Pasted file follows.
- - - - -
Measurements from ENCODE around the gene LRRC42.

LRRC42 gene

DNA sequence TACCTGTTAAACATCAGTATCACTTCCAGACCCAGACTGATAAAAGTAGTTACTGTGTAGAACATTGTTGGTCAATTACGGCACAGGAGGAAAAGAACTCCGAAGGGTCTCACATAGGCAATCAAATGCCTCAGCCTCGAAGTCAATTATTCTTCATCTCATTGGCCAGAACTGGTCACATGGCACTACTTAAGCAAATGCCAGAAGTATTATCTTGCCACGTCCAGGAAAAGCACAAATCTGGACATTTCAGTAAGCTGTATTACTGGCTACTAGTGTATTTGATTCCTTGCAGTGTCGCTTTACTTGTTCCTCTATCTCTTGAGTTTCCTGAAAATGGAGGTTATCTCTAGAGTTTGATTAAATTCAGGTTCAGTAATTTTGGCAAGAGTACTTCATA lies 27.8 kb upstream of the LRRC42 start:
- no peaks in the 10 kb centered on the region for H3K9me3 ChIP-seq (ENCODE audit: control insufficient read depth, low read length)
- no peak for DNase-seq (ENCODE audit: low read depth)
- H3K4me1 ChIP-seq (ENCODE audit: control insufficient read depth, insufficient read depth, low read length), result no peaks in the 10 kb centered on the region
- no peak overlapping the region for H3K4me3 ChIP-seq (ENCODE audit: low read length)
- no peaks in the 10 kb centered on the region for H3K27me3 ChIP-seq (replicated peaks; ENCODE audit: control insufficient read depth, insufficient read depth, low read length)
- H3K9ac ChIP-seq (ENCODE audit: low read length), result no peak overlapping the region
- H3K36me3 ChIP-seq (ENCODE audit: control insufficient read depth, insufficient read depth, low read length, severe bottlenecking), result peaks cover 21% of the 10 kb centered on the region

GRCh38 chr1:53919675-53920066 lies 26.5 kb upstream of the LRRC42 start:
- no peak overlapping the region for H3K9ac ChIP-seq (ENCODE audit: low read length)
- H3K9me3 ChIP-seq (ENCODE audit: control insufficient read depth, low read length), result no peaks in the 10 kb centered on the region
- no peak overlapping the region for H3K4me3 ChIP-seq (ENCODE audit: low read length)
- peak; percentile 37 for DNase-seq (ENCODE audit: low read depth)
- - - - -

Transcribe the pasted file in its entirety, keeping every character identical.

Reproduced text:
Measurements from ENCODE around the gene LRRC42.

LRRC42 gene

DNA sequence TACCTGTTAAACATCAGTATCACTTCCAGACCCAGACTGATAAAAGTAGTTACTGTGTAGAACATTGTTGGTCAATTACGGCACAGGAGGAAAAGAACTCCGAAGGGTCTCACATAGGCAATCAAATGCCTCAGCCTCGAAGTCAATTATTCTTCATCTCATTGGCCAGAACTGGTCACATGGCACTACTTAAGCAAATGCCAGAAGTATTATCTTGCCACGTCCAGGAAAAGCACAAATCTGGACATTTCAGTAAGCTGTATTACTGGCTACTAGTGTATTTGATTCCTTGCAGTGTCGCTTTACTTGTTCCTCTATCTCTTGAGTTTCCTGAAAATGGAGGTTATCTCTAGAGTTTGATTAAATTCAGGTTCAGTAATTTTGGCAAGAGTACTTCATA lies 27.8 kb upstream of the LRRC42 start:
- no peaks in the 10 kb centered on the region for H3K9me3 ChIP-seq (ENCODE audit: control insufficient read depth, low read length)
- no peak for DNase-seq (ENCODE audit: low read depth)
- H3K4me1 ChIP-seq (ENCODE audit: control insufficient read depth, insufficient read depth, low read length), result no peaks in the 10 kb centered on the region
- no peak overlapping the region for H3K4me3 ChIP-seq (ENCODE audit: low read length)
- no peaks in the 10 kb centered on the region for H3K27me3 ChIP-seq (replicated peaks; ENCODE audit: control insufficient read depth, insufficient read depth, low read length)
- H3K9ac ChIP-seq (ENCODE audit: low read length), result no peak overlapping the region
- H3K36me3 ChIP-seq (ENCODE audit: control insufficient read depth, insufficient read depth, low read length, severe bottlenecking), result peaks cover 21% of the 10 kb centered on the region

GRCh38 chr1:53919675-53920066 lies 26.5 kb upstream of the LRRC42 start:
- no peak overlapping the region for H3K9ac ChIP-seq (ENCODE audit: low read length)
- H3K9me3 ChIP-seq (ENCODE audit: control insufficient read depth, low read length), result no peaks in the 10 kb centered on the region
- no peak overlapping the region for H3K4me3 ChIP-seq (ENCODE audit: low read length)
- peak; percentile 37 for DNase-seq (ENCODE audit: low read depth)